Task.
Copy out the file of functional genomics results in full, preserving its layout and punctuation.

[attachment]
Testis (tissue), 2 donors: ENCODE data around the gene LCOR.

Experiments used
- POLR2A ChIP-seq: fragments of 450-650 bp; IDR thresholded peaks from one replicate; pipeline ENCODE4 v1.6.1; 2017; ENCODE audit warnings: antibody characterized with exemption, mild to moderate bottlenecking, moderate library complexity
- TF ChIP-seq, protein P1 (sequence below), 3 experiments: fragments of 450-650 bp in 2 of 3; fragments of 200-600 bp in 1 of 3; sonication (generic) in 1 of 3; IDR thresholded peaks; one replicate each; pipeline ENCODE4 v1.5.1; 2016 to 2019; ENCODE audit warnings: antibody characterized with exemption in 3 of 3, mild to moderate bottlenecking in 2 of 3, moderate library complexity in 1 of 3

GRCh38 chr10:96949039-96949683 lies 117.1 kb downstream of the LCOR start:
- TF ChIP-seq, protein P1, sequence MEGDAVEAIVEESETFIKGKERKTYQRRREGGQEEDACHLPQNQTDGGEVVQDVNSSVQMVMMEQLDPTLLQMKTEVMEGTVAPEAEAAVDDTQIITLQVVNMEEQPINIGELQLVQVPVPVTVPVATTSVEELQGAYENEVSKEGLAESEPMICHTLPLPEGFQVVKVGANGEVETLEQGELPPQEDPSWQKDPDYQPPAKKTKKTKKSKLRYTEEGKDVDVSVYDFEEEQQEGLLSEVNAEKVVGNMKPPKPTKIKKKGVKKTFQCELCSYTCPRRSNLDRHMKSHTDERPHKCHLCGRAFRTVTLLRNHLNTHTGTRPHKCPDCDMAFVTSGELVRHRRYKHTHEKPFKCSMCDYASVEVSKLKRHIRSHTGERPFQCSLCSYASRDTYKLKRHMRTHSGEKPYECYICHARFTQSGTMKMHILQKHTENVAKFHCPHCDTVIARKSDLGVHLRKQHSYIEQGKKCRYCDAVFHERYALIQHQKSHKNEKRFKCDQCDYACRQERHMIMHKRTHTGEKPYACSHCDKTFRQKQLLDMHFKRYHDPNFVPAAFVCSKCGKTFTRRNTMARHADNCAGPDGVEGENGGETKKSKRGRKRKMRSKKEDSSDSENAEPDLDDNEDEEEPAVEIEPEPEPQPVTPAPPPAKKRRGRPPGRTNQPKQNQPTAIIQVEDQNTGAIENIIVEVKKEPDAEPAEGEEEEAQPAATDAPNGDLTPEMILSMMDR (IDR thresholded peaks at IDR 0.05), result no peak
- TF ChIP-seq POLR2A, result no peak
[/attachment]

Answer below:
Testis (tissue), 2 donors: ENCODE data around the gene LCOR.

Experiments used
- POLR2A ChIP-seq: fragments of 450-650 bp; IDR thresholded peaks from one replicate; pipeline ENCODE4 v1.6.1; 2017; ENCODE audit warnings: antibody characterized with exemption, mild to moderate bottlenecking, moderate library complexity
- TF ChIP-seq, protein P1 (sequence below), 3 experiments: fragments of 450-650 bp in 2 of 3; fragments of 200-600 bp in 1 of 3; sonication (generic) in 1 of 3; IDR thresholded peaks; one replicate each; pipeline ENCODE4 v1.5.1; 2016 to 2019; ENCODE audit warnings: antibody characterized with exemption in 3 of 3, mild to moderate bottlenecking in 2 of 3, moderate library complexity in 1 of 3

GRCh38 chr10:96949039-96949683 lies 117.1 kb downstream of the LCOR start:
- TF ChIP-seq, protein P1, sequence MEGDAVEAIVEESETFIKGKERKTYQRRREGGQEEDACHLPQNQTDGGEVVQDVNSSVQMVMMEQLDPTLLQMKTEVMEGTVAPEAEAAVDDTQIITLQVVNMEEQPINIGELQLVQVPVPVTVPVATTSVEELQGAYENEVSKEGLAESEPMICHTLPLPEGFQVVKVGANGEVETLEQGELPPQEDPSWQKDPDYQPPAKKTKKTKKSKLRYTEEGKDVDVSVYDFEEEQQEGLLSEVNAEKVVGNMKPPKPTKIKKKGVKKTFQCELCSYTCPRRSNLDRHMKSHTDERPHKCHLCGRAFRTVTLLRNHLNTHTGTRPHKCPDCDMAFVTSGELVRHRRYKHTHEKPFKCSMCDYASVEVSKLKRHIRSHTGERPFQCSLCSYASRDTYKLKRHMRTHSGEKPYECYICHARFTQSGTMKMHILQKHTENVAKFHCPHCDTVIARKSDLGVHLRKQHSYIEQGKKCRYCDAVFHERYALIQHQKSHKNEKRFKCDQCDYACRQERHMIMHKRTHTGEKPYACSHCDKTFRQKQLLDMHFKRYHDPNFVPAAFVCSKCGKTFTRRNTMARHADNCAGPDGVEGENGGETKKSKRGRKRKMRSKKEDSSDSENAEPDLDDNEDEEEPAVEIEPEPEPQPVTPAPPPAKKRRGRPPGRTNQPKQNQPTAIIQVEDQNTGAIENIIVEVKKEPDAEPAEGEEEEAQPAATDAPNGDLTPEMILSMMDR (IDR thresholded peaks at IDR 0.05), result no peak
- TF ChIP-seq POLR2A, result no peak